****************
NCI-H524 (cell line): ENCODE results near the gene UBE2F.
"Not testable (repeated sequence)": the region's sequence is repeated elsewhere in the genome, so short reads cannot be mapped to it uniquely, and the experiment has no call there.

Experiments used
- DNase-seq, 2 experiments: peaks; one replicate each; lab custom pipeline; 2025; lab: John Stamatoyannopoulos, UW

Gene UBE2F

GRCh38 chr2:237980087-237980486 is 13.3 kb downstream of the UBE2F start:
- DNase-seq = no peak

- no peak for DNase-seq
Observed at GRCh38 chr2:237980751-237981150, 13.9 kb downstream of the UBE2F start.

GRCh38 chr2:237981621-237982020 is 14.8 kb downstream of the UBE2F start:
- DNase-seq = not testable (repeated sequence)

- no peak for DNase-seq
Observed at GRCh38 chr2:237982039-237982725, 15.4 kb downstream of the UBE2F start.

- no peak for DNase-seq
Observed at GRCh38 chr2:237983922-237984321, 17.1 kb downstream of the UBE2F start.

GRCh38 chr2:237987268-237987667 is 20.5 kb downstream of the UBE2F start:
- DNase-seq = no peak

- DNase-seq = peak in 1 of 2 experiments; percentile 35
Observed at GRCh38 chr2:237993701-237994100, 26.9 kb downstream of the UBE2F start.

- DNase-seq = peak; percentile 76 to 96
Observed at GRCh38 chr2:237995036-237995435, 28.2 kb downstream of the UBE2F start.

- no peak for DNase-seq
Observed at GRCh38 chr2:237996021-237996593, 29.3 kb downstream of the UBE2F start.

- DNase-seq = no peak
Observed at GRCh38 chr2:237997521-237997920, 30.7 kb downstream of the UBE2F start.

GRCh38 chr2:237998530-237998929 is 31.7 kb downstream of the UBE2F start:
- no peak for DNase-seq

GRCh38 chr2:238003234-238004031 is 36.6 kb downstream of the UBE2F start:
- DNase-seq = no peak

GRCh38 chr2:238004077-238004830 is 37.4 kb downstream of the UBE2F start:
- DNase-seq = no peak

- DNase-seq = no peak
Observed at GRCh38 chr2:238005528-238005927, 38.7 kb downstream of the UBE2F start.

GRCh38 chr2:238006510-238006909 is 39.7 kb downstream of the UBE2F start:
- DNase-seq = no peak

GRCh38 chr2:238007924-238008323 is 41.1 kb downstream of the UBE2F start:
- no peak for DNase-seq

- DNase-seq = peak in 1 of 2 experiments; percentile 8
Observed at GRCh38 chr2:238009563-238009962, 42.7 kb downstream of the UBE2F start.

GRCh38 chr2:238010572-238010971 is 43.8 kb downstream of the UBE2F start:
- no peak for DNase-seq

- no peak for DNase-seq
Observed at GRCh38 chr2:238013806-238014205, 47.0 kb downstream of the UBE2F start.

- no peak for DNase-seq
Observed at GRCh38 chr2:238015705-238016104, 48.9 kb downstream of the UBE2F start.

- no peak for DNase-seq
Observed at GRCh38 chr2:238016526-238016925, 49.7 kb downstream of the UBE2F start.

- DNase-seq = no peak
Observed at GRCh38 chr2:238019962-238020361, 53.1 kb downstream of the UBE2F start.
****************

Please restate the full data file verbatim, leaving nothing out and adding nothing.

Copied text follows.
NCI-H524 (cell line): ENCODE results near the gene UBE2F.
"Not testable (repeated sequence)": the region's sequence is repeated elsewhere in the genome, so short reads cannot be mapped to it uniquely, and the experiment has no call there.

Experiments used
- DNase-seq, 2 experiments: peaks; one replicate each; lab custom pipeline; 2025; lab: John Stamatoyannopoulos, UW

Gene UBE2F

GRCh38 chr2:237980087-237980486 is 13.3 kb downstream of the UBE2F start:
- DNase-seq = no peak

- no peak for DNase-seq
Observed at GRCh38 chr2:237980751-237981150, 13.9 kb downstream of the UBE2F start.

GRCh38 chr2:237981621-237982020 is 14.8 kb downstream of the UBE2F start:
- DNase-seq = not testable (repeated sequence)

- no peak for DNase-seq
Observed at GRCh38 chr2:237982039-237982725, 15.4 kb downstream of the UBE2F start.

- no peak for DNase-seq
Observed at GRCh38 chr2:237983922-237984321, 17.1 kb downstream of the UBE2F start.

GRCh38 chr2:237987268-237987667 is 20.5 kb downstream of the UBE2F start:
- DNase-seq = no peak

- DNase-seq = peak in 1 of 2 experiments; percentile 35
Observed at GRCh38 chr2:237993701-237994100, 26.9 kb downstream of the UBE2F start.

- DNase-seq = peak; percentile 76 to 96
Observed at GRCh38 chr2:237995036-237995435, 28.2 kb downstream of the UBE2F start.

- no peak for DNase-seq
Observed at GRCh38 chr2:237996021-237996593, 29.3 kb downstream of the UBE2F start.

- DNase-seq = no peak
Observed at GRCh38 chr2:237997521-237997920, 30.7 kb downstream of the UBE2F start.

GRCh38 chr2:237998530-237998929 is 31.7 kb downstream of the UBE2F start:
- no peak for DNase-seq

GRCh38 chr2:238003234-238004031 is 36.6 kb downstream of the UBE2F start:
- DNase-seq = no peak

GRCh38 chr2:238004077-238004830 is 37.4 kb downstream of the UBE2F start:
- DNase-seq = no peak

- DNase-seq = no peak
Observed at GRCh38 chr2:238005528-238005927, 38.7 kb downstream of the UBE2F start.

GRCh38 chr2:238006510-238006909 is 39.7 kb downstream of the UBE2F start:
- DNase-seq = no peak

GRCh38 chr2:238007924-238008323 is 41.1 kb downstream of the UBE2F start:
- no peak for DNase-seq

- DNase-seq = peak in 1 of 2 experiments; percentile 8
Observed at GRCh38 chr2:238009563-238009962, 42.7 kb downstream of the UBE2F start.

GRCh38 chr2:238010572-238010971 is 43.8 kb downstream of the UBE2F start:
- no peak for DNase-seq

- no peak for DNase-seq
Observed at GRCh38 chr2:238013806-238014205, 47.0 kb downstream of the UBE2F start.

- no peak for DNase-seq
Observed at GRCh38 chr2:238015705-238016104, 48.9 kb downstream of the UBE2F start.

- no peak for DNase-seq
Observed at GRCh38 chr2:238016526-238016925, 49.7 kb downstream of the UBE2F start.

- DNase-seq = no peak
Observed at GRCh38 chr2:238019962-238020361, 53.1 kb downstream of the UBE2F start.